|Liddington Hill||9 miles (14.5 km)||This circular walk uses the Ridgeway and the Aldbourne Circular Walk to climb Liddington Hill near Swindon. On the hill you will find Liddington Castle, a late Bronze Age and early Iron Age hill fort. The route climbs to a height over 900 feet with fantastic views over the countryside of the North Wessex Downs Area of Outstanding Natural Beauty.|
You start the walk at the car park just south of the village of Chiseldon. You then follow footpaths up to Folly Farm before turning north to climb Liddington Hill. You can then explore Liddington Castle, one of the earliest hill forts in Britain, dating back to the seventh century BC. It's a fascinating and often tranquil area with few visitors.
After taking in the wonderful views the walk then descends to Sugar Hill and Shipley Bottom before returning to Folly Farm and the car park.
An alternative route is to follow the Aldbourne Circular Walk from the village of Aldbourne. It's located a few miles south east of the hill.
You could extend your walk by picking up the Chiseldon and Marlborough Railway Path. The disused railway runs to Marlborough through some lovely countryside with views of the River Kennet and a visit to some pretty Wiltshire villages.
Also nearby is the splendid Coate Water Country Park which has nice cycling and walking trails around a large lake.
|Lydiard Country Park||2 miles (3.5 km)||Located on the edge of Swindon is this splendid park with 260 acres of lawns, woodlands and pasture for visitors to walk or cycle through. Here you will find the beautifully-restored State Rooms of Lydiard House, with its original furnishings and portrait gallery. There is also an ornamental fruit and flower Walled Garden and a children's play area.|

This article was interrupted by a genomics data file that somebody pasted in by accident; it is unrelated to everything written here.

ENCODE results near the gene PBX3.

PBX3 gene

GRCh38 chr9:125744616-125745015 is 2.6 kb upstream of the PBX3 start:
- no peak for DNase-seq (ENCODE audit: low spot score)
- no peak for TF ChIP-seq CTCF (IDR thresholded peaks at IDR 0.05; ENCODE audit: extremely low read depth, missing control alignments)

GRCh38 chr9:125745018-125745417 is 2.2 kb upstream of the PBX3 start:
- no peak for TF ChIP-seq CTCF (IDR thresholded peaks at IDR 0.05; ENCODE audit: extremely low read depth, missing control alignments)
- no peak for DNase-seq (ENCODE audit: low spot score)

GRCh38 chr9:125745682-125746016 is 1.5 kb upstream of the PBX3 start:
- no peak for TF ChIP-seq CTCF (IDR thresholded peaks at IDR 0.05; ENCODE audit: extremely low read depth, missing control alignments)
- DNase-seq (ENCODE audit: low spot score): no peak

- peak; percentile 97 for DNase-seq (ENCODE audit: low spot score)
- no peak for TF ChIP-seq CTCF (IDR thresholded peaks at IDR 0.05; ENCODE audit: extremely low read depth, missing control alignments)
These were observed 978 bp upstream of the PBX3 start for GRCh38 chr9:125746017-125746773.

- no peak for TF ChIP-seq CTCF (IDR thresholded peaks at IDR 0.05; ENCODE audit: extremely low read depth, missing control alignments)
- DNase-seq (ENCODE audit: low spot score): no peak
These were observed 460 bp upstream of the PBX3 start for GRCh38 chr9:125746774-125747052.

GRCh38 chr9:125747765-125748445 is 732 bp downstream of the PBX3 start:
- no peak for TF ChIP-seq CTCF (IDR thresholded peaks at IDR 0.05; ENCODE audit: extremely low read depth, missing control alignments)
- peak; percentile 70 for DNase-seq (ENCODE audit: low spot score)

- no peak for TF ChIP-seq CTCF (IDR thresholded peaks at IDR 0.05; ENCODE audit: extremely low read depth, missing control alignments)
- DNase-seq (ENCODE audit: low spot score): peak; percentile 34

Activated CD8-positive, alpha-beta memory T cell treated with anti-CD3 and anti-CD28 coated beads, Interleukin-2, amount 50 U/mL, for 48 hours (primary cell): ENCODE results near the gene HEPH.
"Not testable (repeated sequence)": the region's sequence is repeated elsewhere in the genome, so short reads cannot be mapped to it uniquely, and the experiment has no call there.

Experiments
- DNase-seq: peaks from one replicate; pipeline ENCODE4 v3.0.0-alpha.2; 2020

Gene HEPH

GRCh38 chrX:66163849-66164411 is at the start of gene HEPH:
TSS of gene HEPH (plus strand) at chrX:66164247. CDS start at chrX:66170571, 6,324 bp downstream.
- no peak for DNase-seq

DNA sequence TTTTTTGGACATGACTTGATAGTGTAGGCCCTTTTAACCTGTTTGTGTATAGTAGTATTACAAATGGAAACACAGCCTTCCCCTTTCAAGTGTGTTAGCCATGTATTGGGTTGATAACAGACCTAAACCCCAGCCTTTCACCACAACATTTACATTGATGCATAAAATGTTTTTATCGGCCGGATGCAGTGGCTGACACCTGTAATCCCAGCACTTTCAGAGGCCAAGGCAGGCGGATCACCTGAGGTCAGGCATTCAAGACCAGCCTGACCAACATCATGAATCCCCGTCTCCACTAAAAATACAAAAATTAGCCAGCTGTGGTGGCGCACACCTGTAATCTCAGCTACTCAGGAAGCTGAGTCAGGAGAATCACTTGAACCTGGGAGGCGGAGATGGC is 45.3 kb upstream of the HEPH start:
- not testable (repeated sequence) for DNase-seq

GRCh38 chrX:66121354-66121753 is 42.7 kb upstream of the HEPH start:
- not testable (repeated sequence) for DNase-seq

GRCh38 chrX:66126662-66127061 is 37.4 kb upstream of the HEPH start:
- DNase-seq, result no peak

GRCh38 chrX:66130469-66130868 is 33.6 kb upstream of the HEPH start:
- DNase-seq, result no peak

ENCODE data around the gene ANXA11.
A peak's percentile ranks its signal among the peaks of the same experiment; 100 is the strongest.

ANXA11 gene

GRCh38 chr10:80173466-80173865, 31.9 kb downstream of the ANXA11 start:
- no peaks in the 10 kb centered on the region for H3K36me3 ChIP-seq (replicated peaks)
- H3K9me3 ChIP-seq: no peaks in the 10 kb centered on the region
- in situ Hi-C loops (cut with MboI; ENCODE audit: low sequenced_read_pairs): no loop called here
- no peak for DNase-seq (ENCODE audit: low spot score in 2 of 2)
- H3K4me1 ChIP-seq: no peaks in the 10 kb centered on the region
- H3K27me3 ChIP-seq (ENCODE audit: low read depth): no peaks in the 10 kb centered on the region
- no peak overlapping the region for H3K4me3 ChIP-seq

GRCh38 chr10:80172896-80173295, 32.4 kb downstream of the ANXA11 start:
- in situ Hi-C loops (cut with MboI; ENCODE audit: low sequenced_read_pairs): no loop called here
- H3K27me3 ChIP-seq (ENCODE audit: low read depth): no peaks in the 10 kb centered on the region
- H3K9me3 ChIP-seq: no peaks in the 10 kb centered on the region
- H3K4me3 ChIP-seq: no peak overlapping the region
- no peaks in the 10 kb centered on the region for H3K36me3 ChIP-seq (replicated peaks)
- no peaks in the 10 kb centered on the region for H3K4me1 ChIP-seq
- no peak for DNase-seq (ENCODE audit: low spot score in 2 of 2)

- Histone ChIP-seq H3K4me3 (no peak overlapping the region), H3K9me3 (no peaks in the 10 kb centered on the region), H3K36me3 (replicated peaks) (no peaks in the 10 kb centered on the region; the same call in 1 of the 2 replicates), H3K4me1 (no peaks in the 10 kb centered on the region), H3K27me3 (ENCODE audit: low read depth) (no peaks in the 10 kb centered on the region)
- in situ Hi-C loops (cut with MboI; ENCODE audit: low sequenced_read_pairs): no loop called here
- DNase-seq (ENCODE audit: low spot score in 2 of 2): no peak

To continue your walking in the area you could head to the nearby Mouldon Hill Country Park. Here you'll find a pretty lake, the River Ray, a section of the North Wilts Canal and nice views from the park's high points.
About a mile to the north east you'll find Shaw Forest Park. The park has nice footpaths with ash/willow woodland, wildflower meadows, grassland and ponds. There's also Peatmoor Lake where there is a nice walking trail to try.
|Macmillan Way||290 miles (467 km)||This long distance path links Boston in Lincolnshire to Abbotsbury in Dorset. It is promoted to raise money for the charity Macmillan Cancer Relief.
The route starts from Boston and then runs across the Fens to Bourne before joining the limestone belt. You then head to Stamford and then along the shoreline of Rutland Water to Oakham. The trail then heads south and west via Warmington to Stow-on-the-Wold, then into the Cotswolds via Cirencester and Tetbury to Bradford-on-Avon. After leaving the Cotswolds you follow the path through Somerset passing Castle Cary before entering Dorset and the final section to Abbotsbury via Sherborne.